The Waste Management Act 2002 defines waste as a movable object that is to be disposed of or whose collection or storage is necessary in the public interest. Accordingly, sewage sludge is to be considered waste in its output (see AWG 2002 Art. 2 Definition). But how do we manage to break out of this regime?
Through our RSR process, the sewage sludge loses its sludge-typical properties and a valuable and nutrient-rich raffinate is produced that can be reused, for example, as quality compost in our gardens. Our daily generated municipal waste can thus be used for a specific and useful purpose, namely as a nutrient for our soils in the garden and on the fields - thus the processed raffinate no longer counts as waste but as a valuable material (see Directive 2008/98/EC Art. 4 Waste hierarchy & Art. 6 End of waste status).
The consideration is also supported by Art. 2 pt. 5 anchored in the AWG 2002:
"For the purposes of the Federal Act (7.), "recycling" means any recovery operation by which waste materials are reprocessed into products, things or substances either for the original purpose or for other purposes. It includes the reprocessing of organic materials..."
In Germany, an average of 120 litres of drinking water are consumed per inhabitant and day - in Austria we assume a similar per capita consumption. Most of this water ends up as wastewater in sewage treatment plants, plus rainwater and water used in industry.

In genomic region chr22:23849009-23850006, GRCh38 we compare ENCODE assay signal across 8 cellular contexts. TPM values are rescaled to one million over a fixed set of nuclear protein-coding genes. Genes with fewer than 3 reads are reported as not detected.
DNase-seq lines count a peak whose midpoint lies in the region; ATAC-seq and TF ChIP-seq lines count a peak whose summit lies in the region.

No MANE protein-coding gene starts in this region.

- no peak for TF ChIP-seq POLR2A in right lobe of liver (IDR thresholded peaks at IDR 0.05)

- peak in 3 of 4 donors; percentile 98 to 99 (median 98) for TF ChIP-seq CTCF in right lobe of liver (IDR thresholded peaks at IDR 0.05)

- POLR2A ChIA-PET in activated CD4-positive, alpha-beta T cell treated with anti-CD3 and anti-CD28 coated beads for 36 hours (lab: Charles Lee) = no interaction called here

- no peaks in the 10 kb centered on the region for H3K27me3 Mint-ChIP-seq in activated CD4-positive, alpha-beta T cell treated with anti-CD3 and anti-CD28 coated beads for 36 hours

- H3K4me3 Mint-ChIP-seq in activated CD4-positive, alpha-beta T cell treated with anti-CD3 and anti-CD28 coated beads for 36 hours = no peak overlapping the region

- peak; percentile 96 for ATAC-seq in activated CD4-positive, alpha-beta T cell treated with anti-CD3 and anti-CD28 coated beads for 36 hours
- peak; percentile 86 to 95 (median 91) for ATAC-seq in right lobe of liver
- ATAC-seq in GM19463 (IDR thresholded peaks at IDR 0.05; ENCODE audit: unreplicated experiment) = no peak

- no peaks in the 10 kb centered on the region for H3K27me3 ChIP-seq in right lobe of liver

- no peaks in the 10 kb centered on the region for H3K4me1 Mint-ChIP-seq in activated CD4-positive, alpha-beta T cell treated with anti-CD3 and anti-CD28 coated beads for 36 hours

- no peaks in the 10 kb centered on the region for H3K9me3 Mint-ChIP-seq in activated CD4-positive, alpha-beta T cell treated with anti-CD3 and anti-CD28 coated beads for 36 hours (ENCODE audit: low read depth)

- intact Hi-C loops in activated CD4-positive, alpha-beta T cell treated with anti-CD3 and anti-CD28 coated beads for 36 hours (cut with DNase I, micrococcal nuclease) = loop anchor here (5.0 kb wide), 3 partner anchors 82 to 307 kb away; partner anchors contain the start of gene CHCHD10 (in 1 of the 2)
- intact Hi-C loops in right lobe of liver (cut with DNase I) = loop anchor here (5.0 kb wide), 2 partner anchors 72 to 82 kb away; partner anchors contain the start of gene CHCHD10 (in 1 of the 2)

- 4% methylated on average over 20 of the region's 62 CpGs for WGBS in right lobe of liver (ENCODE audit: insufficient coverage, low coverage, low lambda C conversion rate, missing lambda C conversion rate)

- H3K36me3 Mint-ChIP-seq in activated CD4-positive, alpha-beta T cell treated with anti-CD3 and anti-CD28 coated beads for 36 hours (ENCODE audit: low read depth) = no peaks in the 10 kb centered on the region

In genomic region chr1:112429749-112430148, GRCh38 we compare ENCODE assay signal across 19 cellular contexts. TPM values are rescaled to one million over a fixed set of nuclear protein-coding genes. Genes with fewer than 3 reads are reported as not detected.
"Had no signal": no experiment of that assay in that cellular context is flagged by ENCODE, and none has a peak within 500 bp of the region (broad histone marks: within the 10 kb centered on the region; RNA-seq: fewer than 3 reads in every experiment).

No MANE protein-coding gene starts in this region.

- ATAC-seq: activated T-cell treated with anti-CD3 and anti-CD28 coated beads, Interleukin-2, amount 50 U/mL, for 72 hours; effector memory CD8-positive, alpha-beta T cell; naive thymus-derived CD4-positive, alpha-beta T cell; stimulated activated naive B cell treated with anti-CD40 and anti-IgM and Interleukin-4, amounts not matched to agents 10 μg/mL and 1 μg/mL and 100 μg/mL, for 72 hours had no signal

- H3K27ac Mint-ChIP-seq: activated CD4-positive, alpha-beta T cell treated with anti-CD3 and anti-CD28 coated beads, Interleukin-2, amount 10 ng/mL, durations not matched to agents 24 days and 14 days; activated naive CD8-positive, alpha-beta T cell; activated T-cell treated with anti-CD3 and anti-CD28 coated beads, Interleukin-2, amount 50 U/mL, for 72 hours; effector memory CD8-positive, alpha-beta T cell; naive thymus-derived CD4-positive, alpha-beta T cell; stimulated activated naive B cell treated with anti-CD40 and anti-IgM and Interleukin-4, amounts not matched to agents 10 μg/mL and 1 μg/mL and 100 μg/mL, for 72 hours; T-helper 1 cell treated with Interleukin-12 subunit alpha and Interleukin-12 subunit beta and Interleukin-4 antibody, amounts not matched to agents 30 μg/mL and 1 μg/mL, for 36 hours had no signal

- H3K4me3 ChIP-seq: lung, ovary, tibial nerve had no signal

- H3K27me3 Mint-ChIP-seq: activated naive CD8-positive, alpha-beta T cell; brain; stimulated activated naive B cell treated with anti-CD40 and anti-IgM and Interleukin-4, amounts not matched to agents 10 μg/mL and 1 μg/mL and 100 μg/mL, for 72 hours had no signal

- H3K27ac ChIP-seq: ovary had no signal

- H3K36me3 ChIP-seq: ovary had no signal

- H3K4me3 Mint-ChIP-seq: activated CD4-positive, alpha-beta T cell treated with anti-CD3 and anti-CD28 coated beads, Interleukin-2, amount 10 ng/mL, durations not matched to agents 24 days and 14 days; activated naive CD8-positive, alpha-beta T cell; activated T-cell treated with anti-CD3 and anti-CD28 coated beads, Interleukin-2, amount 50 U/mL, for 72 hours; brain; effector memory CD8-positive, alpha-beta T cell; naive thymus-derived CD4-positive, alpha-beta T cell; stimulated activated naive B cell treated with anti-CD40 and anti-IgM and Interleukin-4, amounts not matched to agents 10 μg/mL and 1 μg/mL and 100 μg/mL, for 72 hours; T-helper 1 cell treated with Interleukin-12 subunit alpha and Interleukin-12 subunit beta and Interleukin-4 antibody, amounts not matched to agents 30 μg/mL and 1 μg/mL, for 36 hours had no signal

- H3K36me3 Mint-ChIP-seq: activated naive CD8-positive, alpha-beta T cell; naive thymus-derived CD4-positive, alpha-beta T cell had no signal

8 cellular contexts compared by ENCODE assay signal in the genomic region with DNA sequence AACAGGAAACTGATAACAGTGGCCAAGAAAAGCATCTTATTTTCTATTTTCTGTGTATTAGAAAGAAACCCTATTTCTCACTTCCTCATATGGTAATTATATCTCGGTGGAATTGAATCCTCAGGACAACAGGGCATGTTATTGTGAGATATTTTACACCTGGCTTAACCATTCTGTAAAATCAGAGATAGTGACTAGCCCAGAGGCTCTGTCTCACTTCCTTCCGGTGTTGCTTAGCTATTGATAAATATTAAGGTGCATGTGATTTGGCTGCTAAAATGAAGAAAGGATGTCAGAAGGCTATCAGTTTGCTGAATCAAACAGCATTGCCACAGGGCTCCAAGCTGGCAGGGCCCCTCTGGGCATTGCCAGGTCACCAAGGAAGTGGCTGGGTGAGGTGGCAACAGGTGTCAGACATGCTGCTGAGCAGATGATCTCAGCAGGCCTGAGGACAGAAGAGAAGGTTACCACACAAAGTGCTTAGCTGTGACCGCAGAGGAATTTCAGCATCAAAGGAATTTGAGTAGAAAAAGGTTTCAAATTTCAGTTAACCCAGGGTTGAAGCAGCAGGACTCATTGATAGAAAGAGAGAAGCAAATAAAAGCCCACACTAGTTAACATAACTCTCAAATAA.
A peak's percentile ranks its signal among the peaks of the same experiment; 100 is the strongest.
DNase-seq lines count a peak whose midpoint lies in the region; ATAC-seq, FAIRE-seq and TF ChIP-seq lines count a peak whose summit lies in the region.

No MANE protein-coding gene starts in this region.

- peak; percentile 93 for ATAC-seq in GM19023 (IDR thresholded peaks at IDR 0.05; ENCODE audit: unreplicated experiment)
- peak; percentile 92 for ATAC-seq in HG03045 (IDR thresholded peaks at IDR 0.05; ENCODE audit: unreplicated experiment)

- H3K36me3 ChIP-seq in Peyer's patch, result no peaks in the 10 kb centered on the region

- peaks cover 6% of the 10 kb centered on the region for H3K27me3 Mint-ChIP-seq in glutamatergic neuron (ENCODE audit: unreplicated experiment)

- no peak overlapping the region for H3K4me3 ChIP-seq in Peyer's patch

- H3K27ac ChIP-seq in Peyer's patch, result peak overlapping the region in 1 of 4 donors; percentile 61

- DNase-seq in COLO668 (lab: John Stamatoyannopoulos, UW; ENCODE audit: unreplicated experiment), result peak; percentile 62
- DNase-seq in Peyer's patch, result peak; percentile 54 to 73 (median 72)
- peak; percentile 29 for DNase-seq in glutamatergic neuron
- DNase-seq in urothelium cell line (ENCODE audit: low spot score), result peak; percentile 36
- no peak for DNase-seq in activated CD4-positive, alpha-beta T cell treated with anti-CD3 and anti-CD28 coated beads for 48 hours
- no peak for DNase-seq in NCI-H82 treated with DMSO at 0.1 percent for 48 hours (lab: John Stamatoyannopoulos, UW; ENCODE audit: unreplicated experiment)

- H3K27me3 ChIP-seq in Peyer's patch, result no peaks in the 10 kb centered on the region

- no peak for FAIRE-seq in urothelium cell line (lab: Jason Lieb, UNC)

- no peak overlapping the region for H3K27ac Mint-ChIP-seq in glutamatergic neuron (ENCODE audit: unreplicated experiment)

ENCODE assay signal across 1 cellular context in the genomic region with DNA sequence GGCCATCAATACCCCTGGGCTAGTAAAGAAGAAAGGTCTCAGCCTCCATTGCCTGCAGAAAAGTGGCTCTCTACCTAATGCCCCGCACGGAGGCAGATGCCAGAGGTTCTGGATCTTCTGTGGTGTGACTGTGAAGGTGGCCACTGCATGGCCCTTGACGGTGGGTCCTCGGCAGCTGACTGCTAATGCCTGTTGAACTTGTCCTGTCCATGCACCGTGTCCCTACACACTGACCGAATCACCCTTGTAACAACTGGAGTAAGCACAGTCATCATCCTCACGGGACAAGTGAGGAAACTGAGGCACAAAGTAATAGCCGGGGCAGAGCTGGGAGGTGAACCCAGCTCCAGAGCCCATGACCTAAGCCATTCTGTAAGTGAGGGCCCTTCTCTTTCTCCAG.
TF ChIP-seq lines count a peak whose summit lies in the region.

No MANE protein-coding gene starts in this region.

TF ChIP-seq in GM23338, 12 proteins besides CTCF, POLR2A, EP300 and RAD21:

Sewage sludge is a mixture of many substances, the components of which can vary greatly. The sludge contains heavy metals (mercury, chromium, nickel, etc.), organic compounds (of particular interest here is the bound phosphorus), pharmaceutical residues and microplastics. In the raw sludge stage, sewage sludge is still enriched with pollutants and may not be applied to agricultural land in this form.
With our developed RSR process, we start with the raw sludge and process it through several stages of washing, dissolving and neutralisation processes in such a way that pollutants are removed and valuable substances such as phosphorus, nitrogen, potassium, magnesium and many more are recovered. The recovered resources become an NPK fertiliser (PecuPhos) and can now be used in agriculture as fertiliser. The remaining cleaned sludge is turned into a quality compost (PecuGrow) that can also be used in gardens and fields.
From a waste, sewage sludge, products are obtained that can be returned to our depleted soils! For us and for a green future!